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What was the first personal computer?

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Click here for further information on our rarity scale RARITY: Unknown
 YEAR: April 01, 1977
 COMPANY: Vector Graphics Co
 COUNTRY: USA
 IN OUR COLLECTION: Yes
 

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Vector Graphic 1

 

The Vector 1 is a personal computer released in 1977 and produced around the time of the Apple II release. This company made a more effective clone based on the common S-100 bus structure and included the Intel 8080A microprocessor. The model was sold as either a fully assembled kit or assembled by the customer. While the computer was very easy to build, it was said that previous customers found unreliability in the buttons, like Mike Boyd1, who stated,

the push buttons they used for the power and reset were terrible, and would fail - you had to sometimes hit them several times to turn them on.

The end of the Vector Company production occurred in 1983. The difference between the Vector 1 and previous models was a stronger cabinet and well designed power supply. The price was lessened on the computer because of the two switches on front and was one of the first computer companies with choice of color for their device, from green to orange, aka rust as referred by the company. This machine was easy to assemble because of the snap together components and no sheet metal screws. The company Vector was made by two women and the spouse of one of the creators: Lore Harp (founder and chairman) and Carole Ely. Bob Hart is Lore's spouse and the design engineer.

Some ways to utilize the Vector 1 is to connect a bootstrap ROM monitor, a serial terminal and a tape recorder. Some improvements the Vector 1 made internally include Mechanical, thermal, and electrical design compared to competitors. The computer can load cassette tapes or communicate with a terminal through an I/O board as soon as the power is turned on, eliminating tedious loading of bootstraps with front panel switches. Since all of the electronic circuitry is on plug-in boards, trouble shooting is simplified1.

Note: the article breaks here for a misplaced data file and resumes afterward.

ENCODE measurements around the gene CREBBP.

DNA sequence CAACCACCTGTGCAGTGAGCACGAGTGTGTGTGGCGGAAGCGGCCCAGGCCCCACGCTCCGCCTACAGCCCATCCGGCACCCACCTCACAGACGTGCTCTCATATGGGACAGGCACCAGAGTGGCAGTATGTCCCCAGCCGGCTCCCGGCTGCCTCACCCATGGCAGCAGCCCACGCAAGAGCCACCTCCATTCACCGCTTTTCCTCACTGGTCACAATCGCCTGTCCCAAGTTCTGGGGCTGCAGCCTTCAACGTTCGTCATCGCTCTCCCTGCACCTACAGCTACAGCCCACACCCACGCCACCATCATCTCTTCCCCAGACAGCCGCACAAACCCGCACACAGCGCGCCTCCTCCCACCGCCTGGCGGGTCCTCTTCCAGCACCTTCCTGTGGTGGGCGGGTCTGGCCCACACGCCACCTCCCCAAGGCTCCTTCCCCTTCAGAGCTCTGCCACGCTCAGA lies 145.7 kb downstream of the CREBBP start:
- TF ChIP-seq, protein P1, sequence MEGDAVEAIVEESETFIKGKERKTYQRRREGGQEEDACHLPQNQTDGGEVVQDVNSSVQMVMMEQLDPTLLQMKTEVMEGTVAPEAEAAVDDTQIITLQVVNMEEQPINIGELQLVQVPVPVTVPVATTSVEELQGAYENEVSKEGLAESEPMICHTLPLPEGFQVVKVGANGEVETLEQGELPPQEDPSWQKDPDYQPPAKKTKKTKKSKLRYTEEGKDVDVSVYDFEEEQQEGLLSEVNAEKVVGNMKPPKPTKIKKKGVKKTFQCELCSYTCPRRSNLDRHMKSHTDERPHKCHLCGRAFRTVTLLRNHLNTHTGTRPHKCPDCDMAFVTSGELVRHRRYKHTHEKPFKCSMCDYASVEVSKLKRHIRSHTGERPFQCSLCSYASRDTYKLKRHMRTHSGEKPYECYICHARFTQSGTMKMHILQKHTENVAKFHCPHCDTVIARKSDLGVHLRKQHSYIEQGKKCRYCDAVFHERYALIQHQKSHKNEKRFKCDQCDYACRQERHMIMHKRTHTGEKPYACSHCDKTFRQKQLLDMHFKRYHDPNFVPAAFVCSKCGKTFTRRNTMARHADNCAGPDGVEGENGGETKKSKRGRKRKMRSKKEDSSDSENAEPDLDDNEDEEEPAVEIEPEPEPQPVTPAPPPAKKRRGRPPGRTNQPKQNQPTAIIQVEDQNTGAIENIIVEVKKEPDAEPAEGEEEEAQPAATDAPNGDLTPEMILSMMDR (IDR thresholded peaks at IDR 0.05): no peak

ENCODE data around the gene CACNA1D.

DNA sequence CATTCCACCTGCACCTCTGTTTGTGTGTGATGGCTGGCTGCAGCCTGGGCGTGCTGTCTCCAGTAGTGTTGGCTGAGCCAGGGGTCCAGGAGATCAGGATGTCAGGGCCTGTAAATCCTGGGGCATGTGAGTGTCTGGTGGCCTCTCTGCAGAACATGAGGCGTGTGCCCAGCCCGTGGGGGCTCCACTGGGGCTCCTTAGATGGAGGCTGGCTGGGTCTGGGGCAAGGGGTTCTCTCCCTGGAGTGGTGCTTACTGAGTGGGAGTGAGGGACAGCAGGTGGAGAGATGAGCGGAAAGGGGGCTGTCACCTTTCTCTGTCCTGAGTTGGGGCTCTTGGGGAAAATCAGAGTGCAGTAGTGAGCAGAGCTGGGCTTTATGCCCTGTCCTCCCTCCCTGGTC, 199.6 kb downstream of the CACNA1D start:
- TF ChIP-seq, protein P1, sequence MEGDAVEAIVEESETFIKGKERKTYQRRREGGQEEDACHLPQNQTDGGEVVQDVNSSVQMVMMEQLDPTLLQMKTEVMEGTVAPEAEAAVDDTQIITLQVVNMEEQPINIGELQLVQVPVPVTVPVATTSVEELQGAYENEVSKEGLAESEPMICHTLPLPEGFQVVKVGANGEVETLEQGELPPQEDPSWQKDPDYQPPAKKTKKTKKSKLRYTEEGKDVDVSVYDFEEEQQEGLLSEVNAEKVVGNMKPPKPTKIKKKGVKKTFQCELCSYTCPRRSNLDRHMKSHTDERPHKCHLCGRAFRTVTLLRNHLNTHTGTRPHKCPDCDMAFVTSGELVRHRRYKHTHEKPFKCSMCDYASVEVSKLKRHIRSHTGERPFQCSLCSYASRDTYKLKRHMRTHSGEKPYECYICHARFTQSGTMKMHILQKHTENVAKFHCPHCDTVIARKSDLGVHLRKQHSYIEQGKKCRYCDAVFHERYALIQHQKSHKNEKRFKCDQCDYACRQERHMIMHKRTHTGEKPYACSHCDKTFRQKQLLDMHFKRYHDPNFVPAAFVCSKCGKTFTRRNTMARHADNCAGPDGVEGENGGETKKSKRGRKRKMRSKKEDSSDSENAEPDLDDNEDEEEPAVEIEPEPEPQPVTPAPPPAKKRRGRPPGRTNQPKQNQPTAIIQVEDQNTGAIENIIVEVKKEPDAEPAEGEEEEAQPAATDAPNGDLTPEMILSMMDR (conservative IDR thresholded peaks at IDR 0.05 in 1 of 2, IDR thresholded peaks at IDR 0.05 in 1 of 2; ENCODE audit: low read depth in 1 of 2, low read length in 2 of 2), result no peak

1. https://www.old-computers.com/museum/computer.asp?st=1&c=566 2. http://rwebs.net/micros/vg/vec1front.htm





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IMAGES
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COMPUTER COLLECTION LIST (PRE-1981)
(Analogs in blue)
  1. AIM-65 (single board)
  2. AIM-65 (factory case)
  3. AIM-65 (Jon Titus)
  4. ALICE micro-ordinateur
  5. Altair 680
  6. Altair 8800
  7. Altair 8800A
  8. Altair 8800b
  9. Altair 8800b Turnkey (see Pertec below)
  10. Altair 8800b (see Pertec below)
  11. Altair 8800b w/ Hardisk Controller & Datakeeper
  12. Altos ACS-8000
  13. American Basic Science Club Analog Computer
  14. AMF Educational Computer
  15. Apple II Plus
  16. ASCI SystemX
  17. ASR 33 Teletype
  18. Automatic Teaching Computer Kit
  19. Beckman ElectroComp Electric Heating Computer
  20. Beckman ElectroComp Energy Savings Computer
  21. Beckman Solid State Fuel Cost Computer
  22. Brainiac K-30
  23. Calif. Computer Systems 2200
  24. CES Ed-Lab 650
  25. Commodore 8032
  26. Commodore 64
  27. Commodore PET 2001
  28. Commodore Super Pet
  29. Compucolor II
  30. Compukit 1
  31. Compukit 1 Deluxe Model
  32. Compukit 2
  33. Compukit UK101
  34. Comspace CT-650
  35. Cosmac Elf (RCA1802)
  36. Cosmac Microtutor
  37. Cosmac Netronics ELF II
  38. Cosmac VIP
  39. Cromemco System I
  40. Cromemco System III
  41. Cromemco Z-2D
  42. Datapoint 2200
  43. Digi-Comp I (flat box)
  44. Digi-Comp I (square box)
  45. Digital Computer Lab
  46. Donner 3500
  47. Durango F-85
  48. Dynabyte
  49. E & L Inst MMD-1
  50. E & L Inst MMD-2
  51. Eagle II
  52. Electric Tabulating Machine (one original counter, 1889)
  53. Electronic Associates TR-10
  54. Electronic Associates TR-10 Model II